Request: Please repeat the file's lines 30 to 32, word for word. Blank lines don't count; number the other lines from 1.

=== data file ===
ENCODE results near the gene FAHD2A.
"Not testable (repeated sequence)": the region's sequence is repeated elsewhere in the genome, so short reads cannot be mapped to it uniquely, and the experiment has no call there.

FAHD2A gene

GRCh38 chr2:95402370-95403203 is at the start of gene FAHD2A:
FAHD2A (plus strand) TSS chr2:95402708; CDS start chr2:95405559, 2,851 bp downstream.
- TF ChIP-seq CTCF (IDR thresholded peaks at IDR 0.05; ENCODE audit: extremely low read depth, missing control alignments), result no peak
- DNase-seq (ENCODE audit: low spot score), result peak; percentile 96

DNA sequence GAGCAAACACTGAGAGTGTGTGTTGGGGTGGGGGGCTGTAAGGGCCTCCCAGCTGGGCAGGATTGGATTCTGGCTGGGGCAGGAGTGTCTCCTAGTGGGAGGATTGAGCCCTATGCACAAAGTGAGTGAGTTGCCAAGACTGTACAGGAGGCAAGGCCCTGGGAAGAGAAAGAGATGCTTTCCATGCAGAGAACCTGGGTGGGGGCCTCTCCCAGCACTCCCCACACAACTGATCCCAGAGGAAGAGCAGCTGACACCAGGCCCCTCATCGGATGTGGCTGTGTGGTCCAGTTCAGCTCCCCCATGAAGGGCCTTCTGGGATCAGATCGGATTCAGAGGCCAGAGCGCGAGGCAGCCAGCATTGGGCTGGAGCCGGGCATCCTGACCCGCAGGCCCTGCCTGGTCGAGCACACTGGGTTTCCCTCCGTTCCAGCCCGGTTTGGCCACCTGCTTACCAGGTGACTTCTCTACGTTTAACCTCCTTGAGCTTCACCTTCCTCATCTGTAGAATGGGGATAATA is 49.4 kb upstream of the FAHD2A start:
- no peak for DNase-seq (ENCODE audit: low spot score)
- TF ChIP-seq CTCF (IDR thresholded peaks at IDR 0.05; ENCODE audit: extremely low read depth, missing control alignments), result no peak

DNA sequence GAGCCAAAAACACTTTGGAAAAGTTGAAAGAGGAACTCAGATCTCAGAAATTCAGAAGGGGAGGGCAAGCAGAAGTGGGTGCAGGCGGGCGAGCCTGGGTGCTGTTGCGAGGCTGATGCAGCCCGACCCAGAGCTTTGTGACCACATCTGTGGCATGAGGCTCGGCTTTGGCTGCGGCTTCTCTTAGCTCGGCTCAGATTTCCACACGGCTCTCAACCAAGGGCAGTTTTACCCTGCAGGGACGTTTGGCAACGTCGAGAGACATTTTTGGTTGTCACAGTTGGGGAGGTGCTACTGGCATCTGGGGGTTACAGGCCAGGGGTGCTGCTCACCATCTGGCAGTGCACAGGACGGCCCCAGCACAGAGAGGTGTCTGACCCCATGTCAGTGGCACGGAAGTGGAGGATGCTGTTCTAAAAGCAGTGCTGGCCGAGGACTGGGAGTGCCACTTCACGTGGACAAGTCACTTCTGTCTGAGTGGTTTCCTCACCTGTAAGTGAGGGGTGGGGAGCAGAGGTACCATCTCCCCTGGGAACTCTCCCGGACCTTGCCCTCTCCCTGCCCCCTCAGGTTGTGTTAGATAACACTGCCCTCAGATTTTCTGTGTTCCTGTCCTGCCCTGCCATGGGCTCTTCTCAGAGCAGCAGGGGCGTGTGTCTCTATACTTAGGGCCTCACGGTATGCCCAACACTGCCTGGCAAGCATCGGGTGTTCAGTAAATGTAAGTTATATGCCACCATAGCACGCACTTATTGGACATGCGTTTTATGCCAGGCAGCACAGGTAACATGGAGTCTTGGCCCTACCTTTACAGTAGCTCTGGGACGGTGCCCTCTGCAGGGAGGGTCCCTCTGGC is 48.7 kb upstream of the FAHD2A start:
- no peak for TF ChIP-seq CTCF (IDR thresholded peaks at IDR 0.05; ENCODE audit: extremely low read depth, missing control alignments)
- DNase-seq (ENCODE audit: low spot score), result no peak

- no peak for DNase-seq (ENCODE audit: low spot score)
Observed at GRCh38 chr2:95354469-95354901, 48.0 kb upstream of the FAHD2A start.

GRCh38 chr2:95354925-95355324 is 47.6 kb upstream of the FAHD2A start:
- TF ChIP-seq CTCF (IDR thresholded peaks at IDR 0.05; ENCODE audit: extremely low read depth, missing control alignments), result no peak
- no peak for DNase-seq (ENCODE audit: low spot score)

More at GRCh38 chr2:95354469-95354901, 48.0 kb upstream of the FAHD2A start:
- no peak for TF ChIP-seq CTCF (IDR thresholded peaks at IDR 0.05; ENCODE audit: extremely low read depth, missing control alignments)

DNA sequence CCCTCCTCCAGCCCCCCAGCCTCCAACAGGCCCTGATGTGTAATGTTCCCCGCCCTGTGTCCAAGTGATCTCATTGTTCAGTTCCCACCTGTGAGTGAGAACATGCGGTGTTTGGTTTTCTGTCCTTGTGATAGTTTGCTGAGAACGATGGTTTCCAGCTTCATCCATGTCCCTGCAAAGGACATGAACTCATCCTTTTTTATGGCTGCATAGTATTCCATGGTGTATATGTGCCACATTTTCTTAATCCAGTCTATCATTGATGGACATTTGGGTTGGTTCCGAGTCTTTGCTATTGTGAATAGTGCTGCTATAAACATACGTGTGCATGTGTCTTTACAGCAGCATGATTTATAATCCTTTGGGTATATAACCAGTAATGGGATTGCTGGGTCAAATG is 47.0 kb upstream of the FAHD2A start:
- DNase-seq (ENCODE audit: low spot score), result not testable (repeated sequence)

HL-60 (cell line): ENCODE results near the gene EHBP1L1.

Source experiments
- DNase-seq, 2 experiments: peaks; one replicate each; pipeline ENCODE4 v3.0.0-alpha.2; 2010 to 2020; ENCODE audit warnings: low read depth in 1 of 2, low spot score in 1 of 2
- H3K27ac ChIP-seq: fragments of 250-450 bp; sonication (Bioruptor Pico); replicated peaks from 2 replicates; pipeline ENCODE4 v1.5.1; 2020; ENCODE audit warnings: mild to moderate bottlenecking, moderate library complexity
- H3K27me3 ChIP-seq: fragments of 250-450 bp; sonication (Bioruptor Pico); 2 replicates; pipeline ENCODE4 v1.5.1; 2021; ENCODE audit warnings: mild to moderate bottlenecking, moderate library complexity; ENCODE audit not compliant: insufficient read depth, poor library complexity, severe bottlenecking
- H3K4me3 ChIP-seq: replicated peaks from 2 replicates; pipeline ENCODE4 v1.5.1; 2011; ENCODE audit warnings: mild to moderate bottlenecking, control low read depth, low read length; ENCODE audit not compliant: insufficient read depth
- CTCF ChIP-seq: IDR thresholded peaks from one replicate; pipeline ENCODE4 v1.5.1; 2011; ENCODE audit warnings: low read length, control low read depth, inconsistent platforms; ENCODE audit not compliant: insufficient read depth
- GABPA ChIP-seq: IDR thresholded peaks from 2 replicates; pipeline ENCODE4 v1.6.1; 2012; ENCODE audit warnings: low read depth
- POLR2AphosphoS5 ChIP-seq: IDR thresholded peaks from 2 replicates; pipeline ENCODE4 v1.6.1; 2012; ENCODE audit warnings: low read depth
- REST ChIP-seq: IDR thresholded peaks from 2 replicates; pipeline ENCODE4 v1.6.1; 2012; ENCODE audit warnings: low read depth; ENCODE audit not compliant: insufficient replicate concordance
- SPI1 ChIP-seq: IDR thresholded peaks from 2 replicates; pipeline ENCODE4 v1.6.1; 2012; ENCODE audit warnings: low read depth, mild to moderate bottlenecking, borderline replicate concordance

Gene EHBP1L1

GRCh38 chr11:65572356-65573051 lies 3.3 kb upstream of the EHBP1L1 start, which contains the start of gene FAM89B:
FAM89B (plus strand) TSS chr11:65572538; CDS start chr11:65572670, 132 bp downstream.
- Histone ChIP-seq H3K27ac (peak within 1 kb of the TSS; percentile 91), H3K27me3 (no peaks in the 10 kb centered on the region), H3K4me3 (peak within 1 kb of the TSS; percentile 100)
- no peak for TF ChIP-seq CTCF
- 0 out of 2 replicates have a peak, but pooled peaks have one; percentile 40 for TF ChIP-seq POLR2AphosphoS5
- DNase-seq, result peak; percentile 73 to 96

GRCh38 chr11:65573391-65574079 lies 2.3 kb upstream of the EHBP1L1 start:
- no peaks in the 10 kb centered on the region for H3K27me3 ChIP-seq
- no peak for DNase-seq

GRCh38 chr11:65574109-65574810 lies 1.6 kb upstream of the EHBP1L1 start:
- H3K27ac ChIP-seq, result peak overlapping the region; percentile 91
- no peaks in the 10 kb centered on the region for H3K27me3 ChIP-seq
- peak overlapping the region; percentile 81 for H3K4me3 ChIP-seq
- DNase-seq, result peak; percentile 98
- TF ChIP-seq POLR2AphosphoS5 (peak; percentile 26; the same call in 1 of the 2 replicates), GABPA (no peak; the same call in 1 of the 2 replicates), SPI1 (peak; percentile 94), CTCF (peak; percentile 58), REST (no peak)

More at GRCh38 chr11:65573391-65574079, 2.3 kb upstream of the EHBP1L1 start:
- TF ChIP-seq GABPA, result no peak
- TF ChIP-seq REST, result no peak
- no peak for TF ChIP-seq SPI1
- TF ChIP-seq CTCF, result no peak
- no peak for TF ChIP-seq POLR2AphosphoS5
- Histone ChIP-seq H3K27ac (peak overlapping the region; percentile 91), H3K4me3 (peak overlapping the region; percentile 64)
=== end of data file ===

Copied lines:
- GABPA ChIP-seq: IDR thresholded peaks from 2 replicates; pipeline ENCODE4 v1.6.1; 2012; ENCODE audit warnings: low read depth
- POLR2AphosphoS5 ChIP-seq: IDR thresholded peaks from 2 replicates; pipeline ENCODE4 v1.6.1; 2012; ENCODE audit warnings: low read depth
- REST ChIP-seq: IDR thresholded peaks from 2 replicates; pipeline ENCODE4 v1.6.1; 2012; ENCODE audit warnings: low read depth; ENCODE audit not compliant: insufficient replicate concordance